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Arquivos de Neuro-Psiquiatria

Print version ISSN 0004-282XOn-line version ISSN 1678-4227

Arq. Neuro-Psiquiatr. vol.66 no.1 São Paulo Mar. 2008 



Demyelinating disease in patients with myasthenia gravis


Doenças desmielinizantes em pacientes com miastenia gravis



Denis Bernardi BichuettiI, II; Tatiane Martins de BarrosI, II; Enedina Maria Lobato OliveiraI, III, V; Marcelo AnnesI, III; Alberto Alain GabbaiI, IV

INeurology and Neurosurgery Department - Federal University of São Paulo, São Paulo SP, Brazil
IIPost-Graduate Student of Neurology - Federal University of São Paulo, São Paulo SP, Brazil
IIIAssistent Phisician - Federal University of São Paulo, São Paulo SP, Brazil
IVFull Professor, Discipline of Neurology - Federal University of São Paulo, São Paulo SP, Brazil
VNeurologist Consultant for Bayer Schering Pharma do Brasil - Federal University of São Paulo, São Paulo SP, Brazil




Myasthenia gravis (MG) is an autoimmune disease characterized by fluctuating muscle weakness, caused by impaired neuromuscular transmission. Patients with MG can present other autoimmune diseases in association, commonly hypo or hyperthyroidism. The association of MG to demyelinating disease is rare and has been described before. We report on three Brazilian patients with MG that presented distinct demyelinating diseases, two monophasic and one recurrent neuromyelitis optica, several years after the diagnosis of MG, and discuss their clinical courses.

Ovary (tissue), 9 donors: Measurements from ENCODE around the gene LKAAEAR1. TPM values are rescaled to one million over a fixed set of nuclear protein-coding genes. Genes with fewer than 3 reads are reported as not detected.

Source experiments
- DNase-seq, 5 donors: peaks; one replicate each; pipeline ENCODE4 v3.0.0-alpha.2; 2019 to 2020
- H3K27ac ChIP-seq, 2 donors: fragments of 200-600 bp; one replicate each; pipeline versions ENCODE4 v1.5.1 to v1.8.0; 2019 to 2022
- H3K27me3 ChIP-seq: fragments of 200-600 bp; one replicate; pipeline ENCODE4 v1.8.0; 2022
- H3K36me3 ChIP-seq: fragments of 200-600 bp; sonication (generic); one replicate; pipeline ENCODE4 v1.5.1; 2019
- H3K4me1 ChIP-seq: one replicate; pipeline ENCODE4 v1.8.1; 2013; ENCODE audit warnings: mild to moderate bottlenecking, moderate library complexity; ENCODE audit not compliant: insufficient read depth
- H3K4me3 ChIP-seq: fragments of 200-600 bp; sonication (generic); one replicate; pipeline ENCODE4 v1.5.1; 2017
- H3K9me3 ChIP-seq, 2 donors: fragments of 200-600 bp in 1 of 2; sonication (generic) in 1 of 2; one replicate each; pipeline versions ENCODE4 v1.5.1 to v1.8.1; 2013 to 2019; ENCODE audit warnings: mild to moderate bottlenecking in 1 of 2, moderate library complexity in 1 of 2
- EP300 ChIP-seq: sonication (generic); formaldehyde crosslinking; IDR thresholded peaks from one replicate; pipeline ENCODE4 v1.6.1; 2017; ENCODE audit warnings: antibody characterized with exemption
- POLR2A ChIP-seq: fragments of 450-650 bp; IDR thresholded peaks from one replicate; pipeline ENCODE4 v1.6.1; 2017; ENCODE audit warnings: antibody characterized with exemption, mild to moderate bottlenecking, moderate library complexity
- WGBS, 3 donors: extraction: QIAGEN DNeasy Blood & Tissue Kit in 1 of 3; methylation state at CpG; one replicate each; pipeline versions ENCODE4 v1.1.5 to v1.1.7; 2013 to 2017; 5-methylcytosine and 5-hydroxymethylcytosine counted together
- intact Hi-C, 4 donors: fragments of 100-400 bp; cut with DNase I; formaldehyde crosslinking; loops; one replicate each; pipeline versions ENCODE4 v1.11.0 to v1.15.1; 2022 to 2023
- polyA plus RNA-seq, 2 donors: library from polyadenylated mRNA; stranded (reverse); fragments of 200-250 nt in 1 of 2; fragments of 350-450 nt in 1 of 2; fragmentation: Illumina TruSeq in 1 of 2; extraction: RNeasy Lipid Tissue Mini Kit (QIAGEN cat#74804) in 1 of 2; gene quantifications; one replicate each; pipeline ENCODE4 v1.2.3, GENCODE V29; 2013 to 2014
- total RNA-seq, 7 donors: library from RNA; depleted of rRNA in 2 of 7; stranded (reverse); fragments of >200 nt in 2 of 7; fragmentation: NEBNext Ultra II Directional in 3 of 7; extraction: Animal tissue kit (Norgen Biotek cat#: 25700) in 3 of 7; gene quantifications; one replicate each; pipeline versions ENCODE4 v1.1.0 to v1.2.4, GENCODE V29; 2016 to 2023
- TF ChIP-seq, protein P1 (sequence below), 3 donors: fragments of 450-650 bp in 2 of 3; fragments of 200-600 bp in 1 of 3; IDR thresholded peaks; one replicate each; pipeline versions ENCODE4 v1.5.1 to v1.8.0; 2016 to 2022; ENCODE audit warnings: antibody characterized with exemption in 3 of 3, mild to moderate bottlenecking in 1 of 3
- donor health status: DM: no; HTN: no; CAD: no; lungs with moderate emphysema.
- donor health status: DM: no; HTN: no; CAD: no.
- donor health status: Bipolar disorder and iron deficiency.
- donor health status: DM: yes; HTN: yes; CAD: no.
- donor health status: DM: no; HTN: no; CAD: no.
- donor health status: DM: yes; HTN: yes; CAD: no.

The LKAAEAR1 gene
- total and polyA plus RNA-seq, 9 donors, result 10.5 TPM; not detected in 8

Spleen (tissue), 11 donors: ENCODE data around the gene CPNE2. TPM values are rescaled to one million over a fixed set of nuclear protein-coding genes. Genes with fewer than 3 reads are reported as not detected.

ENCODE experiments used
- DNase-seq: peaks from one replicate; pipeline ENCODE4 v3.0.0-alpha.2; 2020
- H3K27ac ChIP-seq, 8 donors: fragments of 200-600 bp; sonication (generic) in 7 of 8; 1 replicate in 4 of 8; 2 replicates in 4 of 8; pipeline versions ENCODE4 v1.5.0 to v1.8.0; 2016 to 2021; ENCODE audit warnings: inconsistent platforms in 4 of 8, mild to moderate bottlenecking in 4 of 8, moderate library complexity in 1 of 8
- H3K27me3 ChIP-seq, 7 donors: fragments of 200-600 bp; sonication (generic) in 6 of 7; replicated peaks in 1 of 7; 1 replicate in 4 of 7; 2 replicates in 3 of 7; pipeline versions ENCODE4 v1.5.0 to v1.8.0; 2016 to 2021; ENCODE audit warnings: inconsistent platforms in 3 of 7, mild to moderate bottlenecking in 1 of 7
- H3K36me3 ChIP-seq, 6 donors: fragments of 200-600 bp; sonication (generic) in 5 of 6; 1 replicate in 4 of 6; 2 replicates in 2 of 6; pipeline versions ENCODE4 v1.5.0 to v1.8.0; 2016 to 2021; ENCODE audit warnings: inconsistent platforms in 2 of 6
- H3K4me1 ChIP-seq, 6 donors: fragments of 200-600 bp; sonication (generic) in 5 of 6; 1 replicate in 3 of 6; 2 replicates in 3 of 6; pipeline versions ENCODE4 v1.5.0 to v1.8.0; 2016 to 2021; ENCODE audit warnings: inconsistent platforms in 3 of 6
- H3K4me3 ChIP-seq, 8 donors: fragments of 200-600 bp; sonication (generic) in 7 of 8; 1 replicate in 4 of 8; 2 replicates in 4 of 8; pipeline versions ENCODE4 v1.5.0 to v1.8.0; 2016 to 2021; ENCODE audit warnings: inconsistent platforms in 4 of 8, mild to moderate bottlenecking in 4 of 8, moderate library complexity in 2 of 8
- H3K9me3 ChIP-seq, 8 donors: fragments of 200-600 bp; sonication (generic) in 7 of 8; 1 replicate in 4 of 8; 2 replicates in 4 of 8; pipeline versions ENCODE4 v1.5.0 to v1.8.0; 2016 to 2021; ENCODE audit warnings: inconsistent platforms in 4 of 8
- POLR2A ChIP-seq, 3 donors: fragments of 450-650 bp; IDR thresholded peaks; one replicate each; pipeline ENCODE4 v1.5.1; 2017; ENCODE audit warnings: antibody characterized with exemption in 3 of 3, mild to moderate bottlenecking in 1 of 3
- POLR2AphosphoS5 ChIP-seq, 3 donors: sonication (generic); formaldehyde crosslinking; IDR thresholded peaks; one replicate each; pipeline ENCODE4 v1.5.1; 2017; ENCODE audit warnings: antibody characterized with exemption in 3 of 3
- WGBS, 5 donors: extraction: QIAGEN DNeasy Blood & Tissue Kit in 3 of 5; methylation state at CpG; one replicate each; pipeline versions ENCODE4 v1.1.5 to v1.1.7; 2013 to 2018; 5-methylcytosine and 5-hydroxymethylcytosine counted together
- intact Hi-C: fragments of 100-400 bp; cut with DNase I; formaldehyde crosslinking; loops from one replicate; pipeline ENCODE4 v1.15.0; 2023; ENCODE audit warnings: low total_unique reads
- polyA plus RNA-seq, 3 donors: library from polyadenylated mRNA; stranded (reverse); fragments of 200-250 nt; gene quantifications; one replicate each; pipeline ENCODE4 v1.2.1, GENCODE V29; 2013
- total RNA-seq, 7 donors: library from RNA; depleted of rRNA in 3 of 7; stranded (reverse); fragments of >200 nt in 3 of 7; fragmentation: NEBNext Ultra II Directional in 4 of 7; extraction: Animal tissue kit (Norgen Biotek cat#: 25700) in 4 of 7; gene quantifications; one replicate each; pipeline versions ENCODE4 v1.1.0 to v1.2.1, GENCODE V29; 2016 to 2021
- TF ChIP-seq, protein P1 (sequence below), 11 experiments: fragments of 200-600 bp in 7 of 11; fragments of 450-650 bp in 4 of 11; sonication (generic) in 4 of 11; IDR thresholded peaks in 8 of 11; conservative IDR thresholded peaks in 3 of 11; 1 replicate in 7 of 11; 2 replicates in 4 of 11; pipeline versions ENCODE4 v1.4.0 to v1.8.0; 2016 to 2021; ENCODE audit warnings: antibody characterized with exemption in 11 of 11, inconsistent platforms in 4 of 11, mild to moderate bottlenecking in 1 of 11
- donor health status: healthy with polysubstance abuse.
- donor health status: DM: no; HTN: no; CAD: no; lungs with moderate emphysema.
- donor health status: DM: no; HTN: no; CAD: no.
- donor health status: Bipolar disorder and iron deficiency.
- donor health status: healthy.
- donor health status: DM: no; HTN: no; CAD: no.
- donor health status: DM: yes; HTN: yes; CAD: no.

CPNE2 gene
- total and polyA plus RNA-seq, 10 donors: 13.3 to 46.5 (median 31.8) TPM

Key words: myasthenia gravis, demyelinating disease, association.


Miastenia gravis (MG) é doença autoimune caracterizada por episódios de fraqueza muscular alternados com melhora, causada por bloqueio da junção neuromuscular. Pacientes com MG podem apresentar outras doenças autoimunes, comumente hipo ou hipertiroidismo, e a associação de MG com doenças desmielinizantes é raramente descrita. Relatamos três pacientes brasileiros com MG que desenvolveram doenças desmielinizantes, dois monofásicos e um neuromielite óptica recorrente, vários anos após o diagnóstico de MG e discutimos seus cursos clínicos.

Palavras-chave: miastenia gravis, doenças desmielinizante, associação.



Myasthenia gravis (MG) is an autoimmune disease characterized by fluctuating muscle weakness, caused by impaired neuromuscular transmission. Autoantibodies specific for the human nicotinic acetylcholine receptor are present in 70 to 80% of the patients, and the remaining cases can be associated with antibodies targeted at muscle specific kinase (MuSK) and other proteins in the post-synaptic membrane1,2. MG has a bimodal incidence: (1) 20 to 40 years-old, predominated by women, and (2) 60 to 80 years-old, predominated by men2.